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Grand Passions, Real Issues

A troupe intent on creating American operas and a pair unafraid of a topical subject team for 'Dead Man Walking.'

October 01, 2000|JAN BRESLAUER | Jan Breslauer is a frequent contributor to Calendar

SAN FRANCISCO — A towering black grid of square and rectangular cubicles looms at the back of a rehearsal hall stage. It is meant to represent both physical and psychological space--prison cells as much as the interior of the mind--and its very size suggests the insurmountability of the human conflicts unfolding in its shadow.

On stage in front of the massive structure, a group of men and women sing a scene fraught with pain and discord. Sister Helen Prejean, portrayed by mezzo-soprano Susan Graham, confronts the parents of teenagers murdered by the death row inmate she has been counseling.

"We know who you are, Sister. Your efforts to save Mr. De Rocher have made you a familiar face on the evening news," sings baritone Robert Orth as Owen Hart.

"Only human compassion can save Joe," sings the sister. "I'm there to comfort him."

"Comfort him?" replies Hart. "How come you never sought to comfort us?"

The mothers and fathers seem to be reaching out to Sister Helen even as they revile her. In resonant tones that give emotional form to grief, they let the memories spill forth, recalling a casual reprimand or an offhand goodbye to a son or daughter--last words that can never be taken back or changed. "Fix your blouse." "Comb your hair." "Do your homework." "Clean your room." "Shut the door." "Take your key."

It is a moment of extremes, and themes of life and death, love and hate form the core of the drama. The poignant lyricism gives shape to a tale as agonizing as the music is beautiful. The contrasts are nothing less than operatic.

Based on the 1993 book by the real Prejean, which chronicled her ministry to death row inmates, Jake Heggie and Terrence McNally's "Dead Man Walking" premieres Saturday at San Francisco Opera, directed by Joe Mantello, conducted by Patrick Summers and starring Graham, newcomer John Packard as the convicted killer Joe De Rocher, and Frederica von Stade as his mother, Mrs. Patrick De Rocher. The set is by Michael Yeargan, costumes by Sam Fleming and lighting by Jennifer Tipton.

Yet high as the emotional stakes are for the characters of "Dead Man Walking," there is drama offstage as well. As with any new opera, it is a risky endeavor, and the attention of the opera world will be fixed on San Francisco this week. Commissioned by San Francisco Opera, it is the fourth and final installment of general director Lotfi Mansouri's Pacific Visions program for the creation of new American operas. "Dead Man Walking" is also slated to be produced by Orange County's Opera Pacific in the 2001-02 season and conducted by John DeMain.

In fact, there may be more of a gamble than usual here. Unlike other recently premiered operas adapted from literary classics--including San Francisco's own "A Streetcar Named Desire," Lyric Opera of Chicago's "A View From the Bridge" or the Metropolitan Opera's "The Great Gatsby"--"Dead Man Walking" is set apart by its topicality, its real world base. It harbors the potential for controversy in much the way John Adams' "The Death of Klinghoffer" did some years back. Co-commissioned by San Francisco Opera, among other companies, and given its West Coast premiere there in 1992, that piece, which grappled ambiguously with the story of the Palestinian terrorist attack on the cruise ship Achille Lauro, is thought to have encountered resistance from other opera houses because of their fear of political, or at least box office, backlash.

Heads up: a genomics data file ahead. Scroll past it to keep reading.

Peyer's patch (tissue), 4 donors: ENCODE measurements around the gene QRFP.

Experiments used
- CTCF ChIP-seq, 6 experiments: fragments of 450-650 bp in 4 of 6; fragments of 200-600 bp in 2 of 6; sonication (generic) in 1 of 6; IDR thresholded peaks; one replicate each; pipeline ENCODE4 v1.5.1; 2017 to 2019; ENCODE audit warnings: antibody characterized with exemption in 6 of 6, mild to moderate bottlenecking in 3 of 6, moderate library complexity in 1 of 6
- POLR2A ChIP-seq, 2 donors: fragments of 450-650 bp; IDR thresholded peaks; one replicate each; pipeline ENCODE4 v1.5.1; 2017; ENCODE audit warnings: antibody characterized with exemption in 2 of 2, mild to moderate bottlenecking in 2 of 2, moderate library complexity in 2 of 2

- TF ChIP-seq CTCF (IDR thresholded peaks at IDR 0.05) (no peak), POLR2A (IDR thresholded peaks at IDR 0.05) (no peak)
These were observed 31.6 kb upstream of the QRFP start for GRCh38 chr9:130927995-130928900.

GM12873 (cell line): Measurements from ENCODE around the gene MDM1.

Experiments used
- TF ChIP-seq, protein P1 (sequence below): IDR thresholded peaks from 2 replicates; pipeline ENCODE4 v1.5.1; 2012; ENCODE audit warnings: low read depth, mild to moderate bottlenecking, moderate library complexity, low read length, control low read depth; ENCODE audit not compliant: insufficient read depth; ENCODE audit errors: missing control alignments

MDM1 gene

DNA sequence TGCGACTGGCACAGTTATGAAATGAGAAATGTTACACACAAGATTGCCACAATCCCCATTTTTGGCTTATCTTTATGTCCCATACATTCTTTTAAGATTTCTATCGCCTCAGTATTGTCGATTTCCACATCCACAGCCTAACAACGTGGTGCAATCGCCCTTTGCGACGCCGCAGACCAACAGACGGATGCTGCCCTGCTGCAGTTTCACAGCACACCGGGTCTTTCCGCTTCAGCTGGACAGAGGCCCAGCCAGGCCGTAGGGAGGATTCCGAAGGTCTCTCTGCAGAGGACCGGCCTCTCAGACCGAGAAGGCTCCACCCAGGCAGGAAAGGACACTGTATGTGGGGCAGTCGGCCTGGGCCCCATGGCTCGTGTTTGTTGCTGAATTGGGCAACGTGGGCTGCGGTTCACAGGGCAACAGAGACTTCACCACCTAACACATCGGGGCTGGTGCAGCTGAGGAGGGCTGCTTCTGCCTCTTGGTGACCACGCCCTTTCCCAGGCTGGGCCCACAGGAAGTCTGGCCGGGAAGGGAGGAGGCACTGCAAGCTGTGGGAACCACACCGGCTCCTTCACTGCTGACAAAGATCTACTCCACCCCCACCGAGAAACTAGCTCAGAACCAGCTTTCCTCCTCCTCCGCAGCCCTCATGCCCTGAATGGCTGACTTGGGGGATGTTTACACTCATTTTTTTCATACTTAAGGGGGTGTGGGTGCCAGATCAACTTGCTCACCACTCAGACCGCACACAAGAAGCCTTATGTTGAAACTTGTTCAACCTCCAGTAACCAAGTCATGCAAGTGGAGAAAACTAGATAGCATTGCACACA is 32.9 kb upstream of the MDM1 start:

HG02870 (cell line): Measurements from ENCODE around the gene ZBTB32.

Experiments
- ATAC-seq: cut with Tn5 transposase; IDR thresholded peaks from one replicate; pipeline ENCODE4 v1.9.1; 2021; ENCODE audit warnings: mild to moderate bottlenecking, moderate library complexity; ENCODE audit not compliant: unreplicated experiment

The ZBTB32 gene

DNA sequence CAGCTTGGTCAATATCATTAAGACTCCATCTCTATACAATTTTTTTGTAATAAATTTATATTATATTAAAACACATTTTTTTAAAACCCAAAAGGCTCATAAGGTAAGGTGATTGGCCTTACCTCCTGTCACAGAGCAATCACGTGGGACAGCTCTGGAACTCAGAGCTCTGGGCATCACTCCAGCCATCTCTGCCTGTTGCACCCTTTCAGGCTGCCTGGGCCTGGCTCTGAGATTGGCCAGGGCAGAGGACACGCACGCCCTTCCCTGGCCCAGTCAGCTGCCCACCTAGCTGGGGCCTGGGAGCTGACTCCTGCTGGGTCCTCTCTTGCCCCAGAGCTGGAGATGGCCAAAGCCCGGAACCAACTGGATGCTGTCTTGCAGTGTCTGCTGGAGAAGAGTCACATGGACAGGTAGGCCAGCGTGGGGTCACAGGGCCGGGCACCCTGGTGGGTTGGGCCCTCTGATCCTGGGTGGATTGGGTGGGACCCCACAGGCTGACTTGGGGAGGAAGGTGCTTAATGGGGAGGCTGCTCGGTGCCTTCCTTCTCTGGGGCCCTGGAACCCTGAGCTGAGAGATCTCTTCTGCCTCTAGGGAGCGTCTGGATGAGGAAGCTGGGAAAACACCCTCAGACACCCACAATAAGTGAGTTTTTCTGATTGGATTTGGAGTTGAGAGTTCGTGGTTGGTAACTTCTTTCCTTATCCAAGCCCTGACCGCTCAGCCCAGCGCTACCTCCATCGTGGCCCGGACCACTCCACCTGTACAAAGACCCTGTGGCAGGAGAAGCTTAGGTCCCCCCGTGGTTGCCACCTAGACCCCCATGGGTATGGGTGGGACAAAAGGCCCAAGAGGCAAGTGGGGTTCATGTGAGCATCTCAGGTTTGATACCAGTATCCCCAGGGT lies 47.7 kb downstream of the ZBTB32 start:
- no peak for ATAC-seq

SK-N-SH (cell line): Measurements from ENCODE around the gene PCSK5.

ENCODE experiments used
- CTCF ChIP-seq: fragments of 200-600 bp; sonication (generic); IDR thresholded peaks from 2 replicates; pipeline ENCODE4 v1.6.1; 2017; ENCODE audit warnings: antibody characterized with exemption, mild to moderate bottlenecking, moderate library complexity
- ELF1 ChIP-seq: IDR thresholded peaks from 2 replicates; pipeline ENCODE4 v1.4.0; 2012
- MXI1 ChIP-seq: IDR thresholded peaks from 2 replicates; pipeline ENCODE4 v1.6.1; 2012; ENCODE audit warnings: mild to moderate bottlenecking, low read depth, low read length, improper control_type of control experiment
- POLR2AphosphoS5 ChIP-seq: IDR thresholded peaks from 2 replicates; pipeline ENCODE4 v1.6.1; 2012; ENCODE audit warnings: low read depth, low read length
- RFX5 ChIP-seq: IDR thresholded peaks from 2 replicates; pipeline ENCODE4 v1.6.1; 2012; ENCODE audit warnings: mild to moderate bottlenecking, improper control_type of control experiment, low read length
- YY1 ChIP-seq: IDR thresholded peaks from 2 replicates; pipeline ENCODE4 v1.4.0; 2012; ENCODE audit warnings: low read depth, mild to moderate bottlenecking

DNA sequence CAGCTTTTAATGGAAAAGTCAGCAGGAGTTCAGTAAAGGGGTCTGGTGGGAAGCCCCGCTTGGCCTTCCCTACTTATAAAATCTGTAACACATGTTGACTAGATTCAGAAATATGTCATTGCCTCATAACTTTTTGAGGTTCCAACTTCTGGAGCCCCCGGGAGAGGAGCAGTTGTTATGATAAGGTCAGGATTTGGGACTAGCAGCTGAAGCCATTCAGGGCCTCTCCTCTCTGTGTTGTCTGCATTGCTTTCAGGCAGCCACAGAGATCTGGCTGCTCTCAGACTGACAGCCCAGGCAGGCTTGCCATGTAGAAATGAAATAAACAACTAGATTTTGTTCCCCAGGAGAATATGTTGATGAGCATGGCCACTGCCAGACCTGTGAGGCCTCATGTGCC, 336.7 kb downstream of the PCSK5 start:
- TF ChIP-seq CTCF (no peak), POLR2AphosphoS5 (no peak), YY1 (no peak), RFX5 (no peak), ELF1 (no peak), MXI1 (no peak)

Still, San Francisco Opera claims never to have hesitated. "There was no doubt in my mind," insists Mansouri, whose Pacific Visions initiative has also been responsible for Conrad Susa and Philip Littell's "The Dangerous Liaisons" in 1994, a revised version of Stewart Wallace and Michael Korie's "Harvey Milk" in 1996, and Andre Previn and Littell's "Streetcar" in 1998. "Opera can deal with the most topical of topics. Americans are finally finding confidence in their own voice. These American pieces now are written for the audience, not for academia. They are becoming a part of the American expression in the art form, rather than based on European models."

What's more, the creators of "Dead Man Walking" have not backed off from telling their tale with a directness that some may find unsettling. Indeed, the opera opens with a prologue that includes nudity and simulated sex, followed by a brutal rape and double murder.

And yet, they say, their work is above all a tale of redemption. "What first attracted me to it as a subject was not where you stand on the death penalty," says acclaimed playwright and librettist McNally, whose idea it was to turn "Dead Man Walking" into an opera. "It's about the boundaries of forgiveness. It also impinges on how you feel about the death penalty, but we didn't think of it ever as an issues opera.

"This is about redemption, forgiveness, fighting for your soul," he continues. "This opera, from the minute it begins, I'm not surprised people are singing. It seems so right because the subject matter almost requires it."

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